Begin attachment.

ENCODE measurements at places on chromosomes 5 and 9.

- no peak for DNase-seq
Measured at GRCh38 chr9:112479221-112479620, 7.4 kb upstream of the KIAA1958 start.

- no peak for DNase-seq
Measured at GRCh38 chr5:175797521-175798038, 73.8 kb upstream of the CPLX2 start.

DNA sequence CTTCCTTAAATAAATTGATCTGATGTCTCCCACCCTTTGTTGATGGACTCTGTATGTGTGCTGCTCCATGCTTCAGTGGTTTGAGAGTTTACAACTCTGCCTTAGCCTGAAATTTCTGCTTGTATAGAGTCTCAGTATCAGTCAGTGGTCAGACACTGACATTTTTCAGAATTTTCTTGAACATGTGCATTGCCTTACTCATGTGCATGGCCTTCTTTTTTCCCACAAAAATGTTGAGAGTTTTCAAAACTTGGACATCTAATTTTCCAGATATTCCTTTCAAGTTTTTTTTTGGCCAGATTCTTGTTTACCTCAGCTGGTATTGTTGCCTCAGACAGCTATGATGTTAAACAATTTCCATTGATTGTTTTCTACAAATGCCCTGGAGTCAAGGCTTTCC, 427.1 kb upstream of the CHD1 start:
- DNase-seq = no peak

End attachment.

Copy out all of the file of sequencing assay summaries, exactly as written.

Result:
ENCODE measurements at places on chromosomes 5 and 9.

- no peak for DNase-seq
Measured at GRCh38 chr9:112479221-112479620, 7.4 kb upstream of the KIAA1958 start.

- no peak for DNase-seq
Measured at GRCh38 chr5:175797521-175798038, 73.8 kb upstream of the CPLX2 start.

DNA sequence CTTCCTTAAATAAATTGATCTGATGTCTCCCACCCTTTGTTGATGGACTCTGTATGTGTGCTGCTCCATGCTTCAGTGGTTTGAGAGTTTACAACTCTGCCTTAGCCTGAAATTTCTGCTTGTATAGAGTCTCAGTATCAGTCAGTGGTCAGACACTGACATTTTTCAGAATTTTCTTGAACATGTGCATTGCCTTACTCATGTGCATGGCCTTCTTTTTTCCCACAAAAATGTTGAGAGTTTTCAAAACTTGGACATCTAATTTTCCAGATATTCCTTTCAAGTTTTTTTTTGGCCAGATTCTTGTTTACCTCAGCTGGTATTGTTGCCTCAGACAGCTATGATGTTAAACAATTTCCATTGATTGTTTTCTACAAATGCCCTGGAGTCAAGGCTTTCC, 427.1 kb upstream of the CHD1 start:
- DNase-seq = no peak